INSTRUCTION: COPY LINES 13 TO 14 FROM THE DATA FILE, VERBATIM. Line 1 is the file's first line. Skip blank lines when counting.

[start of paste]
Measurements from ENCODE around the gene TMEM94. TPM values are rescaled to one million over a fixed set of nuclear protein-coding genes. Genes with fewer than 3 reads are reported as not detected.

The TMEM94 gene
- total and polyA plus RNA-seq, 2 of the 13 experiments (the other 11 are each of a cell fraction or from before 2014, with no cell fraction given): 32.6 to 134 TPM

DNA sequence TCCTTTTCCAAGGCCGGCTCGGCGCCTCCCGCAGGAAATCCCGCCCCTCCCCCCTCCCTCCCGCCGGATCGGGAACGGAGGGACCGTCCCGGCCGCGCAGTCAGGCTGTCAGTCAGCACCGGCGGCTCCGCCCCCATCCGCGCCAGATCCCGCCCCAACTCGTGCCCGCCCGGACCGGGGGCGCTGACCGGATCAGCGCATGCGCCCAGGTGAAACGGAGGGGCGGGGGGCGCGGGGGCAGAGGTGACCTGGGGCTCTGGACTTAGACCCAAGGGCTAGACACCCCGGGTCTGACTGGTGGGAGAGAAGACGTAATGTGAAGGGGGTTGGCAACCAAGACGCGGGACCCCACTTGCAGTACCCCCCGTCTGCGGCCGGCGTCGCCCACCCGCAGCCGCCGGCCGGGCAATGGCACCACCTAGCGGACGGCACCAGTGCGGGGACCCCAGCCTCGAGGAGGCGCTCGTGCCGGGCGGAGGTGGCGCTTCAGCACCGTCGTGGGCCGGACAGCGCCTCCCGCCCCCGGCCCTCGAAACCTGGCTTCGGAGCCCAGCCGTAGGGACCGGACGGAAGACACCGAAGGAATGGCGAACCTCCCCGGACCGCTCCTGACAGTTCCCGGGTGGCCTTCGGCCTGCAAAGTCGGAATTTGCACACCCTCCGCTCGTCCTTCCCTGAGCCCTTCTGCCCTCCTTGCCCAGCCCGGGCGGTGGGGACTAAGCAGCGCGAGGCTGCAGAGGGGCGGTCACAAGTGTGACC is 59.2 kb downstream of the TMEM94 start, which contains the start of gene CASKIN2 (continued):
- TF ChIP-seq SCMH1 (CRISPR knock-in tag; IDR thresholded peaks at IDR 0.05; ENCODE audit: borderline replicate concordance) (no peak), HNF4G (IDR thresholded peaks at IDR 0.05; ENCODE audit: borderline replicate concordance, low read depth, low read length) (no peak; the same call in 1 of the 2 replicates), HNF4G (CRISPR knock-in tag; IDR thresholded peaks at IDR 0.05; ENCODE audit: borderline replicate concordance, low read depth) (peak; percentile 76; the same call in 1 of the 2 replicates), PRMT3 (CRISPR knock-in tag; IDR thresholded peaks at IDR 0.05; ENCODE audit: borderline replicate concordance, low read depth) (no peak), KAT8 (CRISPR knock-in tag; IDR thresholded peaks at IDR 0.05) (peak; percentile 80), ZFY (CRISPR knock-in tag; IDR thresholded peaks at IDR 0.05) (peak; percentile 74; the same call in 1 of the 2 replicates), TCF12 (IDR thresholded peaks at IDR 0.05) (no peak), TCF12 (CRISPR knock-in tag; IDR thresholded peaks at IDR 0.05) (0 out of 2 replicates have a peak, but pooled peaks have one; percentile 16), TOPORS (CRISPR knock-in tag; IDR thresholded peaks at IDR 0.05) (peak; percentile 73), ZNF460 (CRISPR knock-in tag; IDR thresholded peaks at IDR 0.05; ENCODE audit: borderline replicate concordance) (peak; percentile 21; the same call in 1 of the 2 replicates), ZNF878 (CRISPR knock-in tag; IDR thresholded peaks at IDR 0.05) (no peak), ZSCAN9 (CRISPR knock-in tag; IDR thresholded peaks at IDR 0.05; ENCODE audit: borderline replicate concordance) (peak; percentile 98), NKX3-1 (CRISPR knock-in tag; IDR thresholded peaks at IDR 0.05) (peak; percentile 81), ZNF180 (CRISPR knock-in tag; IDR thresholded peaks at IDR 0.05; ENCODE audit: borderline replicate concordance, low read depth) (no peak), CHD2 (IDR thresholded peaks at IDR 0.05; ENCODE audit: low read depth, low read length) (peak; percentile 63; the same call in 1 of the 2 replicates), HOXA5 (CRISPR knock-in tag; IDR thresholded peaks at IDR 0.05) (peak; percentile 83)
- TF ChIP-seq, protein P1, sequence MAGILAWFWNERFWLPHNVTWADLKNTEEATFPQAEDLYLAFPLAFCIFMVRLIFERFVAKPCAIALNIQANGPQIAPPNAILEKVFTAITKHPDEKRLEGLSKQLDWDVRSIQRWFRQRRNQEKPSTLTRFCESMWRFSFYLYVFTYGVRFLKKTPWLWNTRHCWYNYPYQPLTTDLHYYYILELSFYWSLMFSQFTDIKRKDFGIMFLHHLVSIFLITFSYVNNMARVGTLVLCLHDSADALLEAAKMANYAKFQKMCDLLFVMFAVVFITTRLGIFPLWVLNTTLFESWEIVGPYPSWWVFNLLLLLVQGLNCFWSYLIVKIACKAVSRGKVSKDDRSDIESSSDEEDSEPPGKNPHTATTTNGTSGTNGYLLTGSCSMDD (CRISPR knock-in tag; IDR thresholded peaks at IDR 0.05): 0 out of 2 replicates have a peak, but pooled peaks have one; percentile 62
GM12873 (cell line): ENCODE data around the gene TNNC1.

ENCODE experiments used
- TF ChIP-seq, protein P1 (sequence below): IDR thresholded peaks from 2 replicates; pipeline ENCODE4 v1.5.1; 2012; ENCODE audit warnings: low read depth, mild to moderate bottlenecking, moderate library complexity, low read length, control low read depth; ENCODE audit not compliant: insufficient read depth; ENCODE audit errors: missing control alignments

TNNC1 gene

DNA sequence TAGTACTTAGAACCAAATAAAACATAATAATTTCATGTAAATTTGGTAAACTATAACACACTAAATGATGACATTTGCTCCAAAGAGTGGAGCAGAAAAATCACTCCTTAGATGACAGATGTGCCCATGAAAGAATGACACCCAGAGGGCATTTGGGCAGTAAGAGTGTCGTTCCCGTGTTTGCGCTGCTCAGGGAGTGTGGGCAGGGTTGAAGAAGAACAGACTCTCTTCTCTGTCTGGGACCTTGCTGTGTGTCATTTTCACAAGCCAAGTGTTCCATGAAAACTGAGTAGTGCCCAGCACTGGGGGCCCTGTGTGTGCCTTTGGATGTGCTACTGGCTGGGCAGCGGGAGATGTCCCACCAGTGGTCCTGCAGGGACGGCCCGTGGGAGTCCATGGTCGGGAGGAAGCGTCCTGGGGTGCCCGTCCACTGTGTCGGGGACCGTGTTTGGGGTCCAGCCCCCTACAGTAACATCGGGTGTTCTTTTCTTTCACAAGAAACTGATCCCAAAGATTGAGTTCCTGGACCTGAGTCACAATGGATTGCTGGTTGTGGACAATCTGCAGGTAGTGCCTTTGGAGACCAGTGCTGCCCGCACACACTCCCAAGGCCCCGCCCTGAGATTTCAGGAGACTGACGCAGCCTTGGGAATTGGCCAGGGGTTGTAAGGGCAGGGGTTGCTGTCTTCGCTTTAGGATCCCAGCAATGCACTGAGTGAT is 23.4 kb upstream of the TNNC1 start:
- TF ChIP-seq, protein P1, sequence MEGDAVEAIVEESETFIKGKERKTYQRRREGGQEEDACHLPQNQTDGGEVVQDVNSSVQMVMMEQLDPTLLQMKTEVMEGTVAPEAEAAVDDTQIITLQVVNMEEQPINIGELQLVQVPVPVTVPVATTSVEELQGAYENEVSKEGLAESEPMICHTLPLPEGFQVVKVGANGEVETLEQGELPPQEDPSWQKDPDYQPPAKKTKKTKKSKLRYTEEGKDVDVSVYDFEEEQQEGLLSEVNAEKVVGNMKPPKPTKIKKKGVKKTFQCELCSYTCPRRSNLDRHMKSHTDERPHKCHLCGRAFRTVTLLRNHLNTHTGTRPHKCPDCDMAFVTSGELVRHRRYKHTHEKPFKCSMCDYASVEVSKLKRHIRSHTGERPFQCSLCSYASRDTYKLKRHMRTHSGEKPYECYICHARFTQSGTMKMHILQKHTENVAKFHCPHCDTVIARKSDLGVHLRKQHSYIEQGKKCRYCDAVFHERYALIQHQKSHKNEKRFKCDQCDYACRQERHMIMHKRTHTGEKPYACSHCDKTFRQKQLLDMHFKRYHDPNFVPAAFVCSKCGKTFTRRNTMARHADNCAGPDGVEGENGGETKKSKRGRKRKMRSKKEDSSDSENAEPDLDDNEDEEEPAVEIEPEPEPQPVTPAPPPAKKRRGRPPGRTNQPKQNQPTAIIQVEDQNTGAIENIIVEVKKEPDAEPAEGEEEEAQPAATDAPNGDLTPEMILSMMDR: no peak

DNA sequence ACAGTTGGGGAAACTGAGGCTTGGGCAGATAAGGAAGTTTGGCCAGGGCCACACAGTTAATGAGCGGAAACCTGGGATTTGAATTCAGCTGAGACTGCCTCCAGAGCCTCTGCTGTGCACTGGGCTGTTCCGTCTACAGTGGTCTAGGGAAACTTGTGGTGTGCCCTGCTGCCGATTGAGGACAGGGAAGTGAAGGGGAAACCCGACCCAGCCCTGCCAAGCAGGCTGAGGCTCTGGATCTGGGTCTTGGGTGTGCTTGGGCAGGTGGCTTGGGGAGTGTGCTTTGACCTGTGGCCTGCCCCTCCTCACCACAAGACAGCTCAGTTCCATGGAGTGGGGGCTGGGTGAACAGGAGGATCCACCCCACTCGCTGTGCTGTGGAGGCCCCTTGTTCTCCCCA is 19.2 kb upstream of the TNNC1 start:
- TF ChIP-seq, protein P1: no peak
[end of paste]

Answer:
DNA sequence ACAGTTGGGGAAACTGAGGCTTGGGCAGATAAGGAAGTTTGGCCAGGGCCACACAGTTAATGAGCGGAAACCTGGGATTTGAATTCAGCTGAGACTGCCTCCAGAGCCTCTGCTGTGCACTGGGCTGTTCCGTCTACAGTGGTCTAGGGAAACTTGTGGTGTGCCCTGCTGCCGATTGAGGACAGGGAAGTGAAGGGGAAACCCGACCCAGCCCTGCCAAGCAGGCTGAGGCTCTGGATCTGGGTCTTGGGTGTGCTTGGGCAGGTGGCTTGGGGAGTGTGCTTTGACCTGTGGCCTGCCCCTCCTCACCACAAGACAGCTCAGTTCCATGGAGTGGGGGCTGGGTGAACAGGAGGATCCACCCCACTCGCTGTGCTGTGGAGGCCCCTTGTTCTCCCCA is 19.2 kb upstream of the TNNC1 start:
- TF ChIP-seq, protein P1: no peak